Keeping It Real

MOST READERS to my columns will probably notice that all my nutritional recommendations are fairly basic, focusing on whole foods. I’m a huge advocate of reaching for a real food over its processed counterpart – think mashed avocado with cilantro and lime versus store-bought guacamole filled with ingredients other than avocado – and I’m also a believer in avoiding processed / packaged foods as much as possible. And while I know, at times, this is not always possible, I think striving to eat cleaner is something we can all work on.

As runners our nutrition plays an integral part in our training. And when we fuel our body with sub-par ingredients, the result can be sub-par runs. You wouldn’t throw on baggy cotton sweat pants in 28 degree heat and expect to run a PB, would you? The same logic works for the fuel you use to fill up your tanks. Prepare for and sustain your runs with appropriate and quality fuels and you can expect better results. And while eating this way can seem quite simple when it comes to building your main meals, the snacks and sports supplements many of us are often reaching for out of convenience are filled with artificial ingredients.

As a general rule of thumb, if you’re going to buy packaged foods, then you should start to familiarise yourself with the ingredient list. If there are multiple ingredients you know you wouldn’t find in your kitchen as stand-alones, or you see many words you can not pronounce, see if you can find a cleaner alternative. For example, yoghurt can have an ingredient list as simple as milk and bacteria, or a list much longer that includes added thickeners, sweeteners, colorings, etc. You want to choose the former.

Choose products that are free from ingredients such as:

Artificial colourings, which are chemical compounds made from coal-tar derivatives to enhance colour. Keep an eye out for ingredients such as Blue No. 1, Green No. 3, and so on.

Artificial flavouring, created from cheap chemical mixtures that mimic natural flavours. Sometimes these are simply labelled as “artificial flavours,” but can also be the ingredients that sound like they’re more likely to be found in a chem lab than a kitchen, such as butyl laurate or methyl propionate.

Additives and Preservatives, compounds typically added to ingredients to preserve fats and prevent them from becoming rancid. These often sound familiar and innocuous, such as sodium nitrite or calcium sorbate.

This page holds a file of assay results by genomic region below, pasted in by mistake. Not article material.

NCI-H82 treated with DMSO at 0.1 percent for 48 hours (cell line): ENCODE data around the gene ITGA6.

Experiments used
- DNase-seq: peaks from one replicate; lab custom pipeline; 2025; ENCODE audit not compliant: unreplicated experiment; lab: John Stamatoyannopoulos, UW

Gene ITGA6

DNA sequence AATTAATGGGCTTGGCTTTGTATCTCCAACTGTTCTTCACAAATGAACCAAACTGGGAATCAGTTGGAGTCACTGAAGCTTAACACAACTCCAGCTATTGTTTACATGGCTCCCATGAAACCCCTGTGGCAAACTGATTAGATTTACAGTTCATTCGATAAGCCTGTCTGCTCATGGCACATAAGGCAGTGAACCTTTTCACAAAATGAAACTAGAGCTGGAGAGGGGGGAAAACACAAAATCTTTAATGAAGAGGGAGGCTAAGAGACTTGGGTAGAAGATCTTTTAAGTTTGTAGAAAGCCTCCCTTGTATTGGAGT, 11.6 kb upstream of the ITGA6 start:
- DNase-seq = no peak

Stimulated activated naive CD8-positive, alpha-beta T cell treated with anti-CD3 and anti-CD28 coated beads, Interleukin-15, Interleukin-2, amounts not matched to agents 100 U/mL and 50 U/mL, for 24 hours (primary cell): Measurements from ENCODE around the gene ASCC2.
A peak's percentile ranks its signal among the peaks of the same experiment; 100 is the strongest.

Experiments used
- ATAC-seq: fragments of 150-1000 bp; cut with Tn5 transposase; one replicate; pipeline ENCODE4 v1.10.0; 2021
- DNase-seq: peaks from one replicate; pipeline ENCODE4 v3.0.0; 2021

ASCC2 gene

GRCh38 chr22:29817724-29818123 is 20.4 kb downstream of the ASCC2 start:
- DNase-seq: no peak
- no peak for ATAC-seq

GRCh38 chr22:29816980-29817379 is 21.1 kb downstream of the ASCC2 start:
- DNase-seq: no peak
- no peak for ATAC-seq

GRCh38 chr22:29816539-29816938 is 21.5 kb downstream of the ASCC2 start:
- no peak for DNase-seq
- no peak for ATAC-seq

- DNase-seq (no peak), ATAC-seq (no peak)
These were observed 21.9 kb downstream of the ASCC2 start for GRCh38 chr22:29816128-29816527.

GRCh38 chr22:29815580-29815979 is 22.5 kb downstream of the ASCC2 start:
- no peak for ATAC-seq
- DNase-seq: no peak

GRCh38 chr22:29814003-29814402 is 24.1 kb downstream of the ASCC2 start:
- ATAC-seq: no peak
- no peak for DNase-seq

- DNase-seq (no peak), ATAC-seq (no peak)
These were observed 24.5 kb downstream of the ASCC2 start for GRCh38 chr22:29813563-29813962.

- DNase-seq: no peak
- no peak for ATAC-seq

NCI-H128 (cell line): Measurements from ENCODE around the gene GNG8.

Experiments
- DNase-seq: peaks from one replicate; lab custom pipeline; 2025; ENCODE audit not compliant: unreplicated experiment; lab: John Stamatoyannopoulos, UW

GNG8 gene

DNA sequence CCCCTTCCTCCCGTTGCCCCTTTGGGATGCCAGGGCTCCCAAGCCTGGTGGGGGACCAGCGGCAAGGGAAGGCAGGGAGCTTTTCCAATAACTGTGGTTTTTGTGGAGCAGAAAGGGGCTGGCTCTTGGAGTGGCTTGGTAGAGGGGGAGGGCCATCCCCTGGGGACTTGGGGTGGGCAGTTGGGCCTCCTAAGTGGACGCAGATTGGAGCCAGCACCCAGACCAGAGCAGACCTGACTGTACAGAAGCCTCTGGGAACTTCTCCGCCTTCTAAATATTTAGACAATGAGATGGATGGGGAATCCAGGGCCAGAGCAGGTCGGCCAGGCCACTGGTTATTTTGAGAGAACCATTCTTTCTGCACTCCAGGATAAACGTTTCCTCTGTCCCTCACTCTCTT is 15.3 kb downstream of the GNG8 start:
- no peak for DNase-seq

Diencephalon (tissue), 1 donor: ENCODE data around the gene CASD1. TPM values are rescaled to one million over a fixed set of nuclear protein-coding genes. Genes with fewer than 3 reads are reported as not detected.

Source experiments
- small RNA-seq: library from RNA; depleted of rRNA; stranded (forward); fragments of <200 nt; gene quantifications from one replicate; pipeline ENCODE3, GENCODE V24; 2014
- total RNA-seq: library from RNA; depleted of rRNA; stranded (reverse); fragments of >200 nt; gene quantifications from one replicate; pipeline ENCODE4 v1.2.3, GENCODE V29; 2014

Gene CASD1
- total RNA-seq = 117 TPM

Refined Sugars, such as high fructose corn syrup, corn syrup and maltodextrin or dextrose (corn derived commercially produced sugar) Sugar is most certainly found in nature and natural products, but HFCS is highly processed and a far cry from the natural alternative. Artificial Sweeteners, such as aspartame, sucralose, acesulfame found in sweeteners like Equal and Stevia. Again, you may recognize these ingredients and they may sound familiar but familiarity doesn’t mean they weren’t born in a lab.

In regards to general health, many of these ingredients have been linked to everything from hormonal imbalance, to skin / allergic reactions, to metabolic malfunction. In sports products, ingredients like maltodextrin can have more specific and immediate effects, such as GI distress; not something you want to encounter 8K into your long run.

While eating on-the-go and grabbing quick and easy foods can almost be an inevitability in our daily lives, try to, literally, think outside the box for foods you can grab. My favorite fast and easy food to take on the run is fruit, nature’s original energy bar. Apples and oranges are super resilient to living in the bottom of purses and berries are easy finger foods when thrown in a tupperware in the car. Pre-portioning raw nuts and seeds into individual bags is also an easy option. Also, consider batch cooking for grab and go options. You can pre-make muffins, breads, small sweet potatoes or energy bites, which can be individually wrapped and stashed in your refrigerator or freezer until you’re ready to go. And if you make them at home, you’ll know exactly what goes in the batter or dough and, therefore, exactly what fuel you’re using to fill up your tank.


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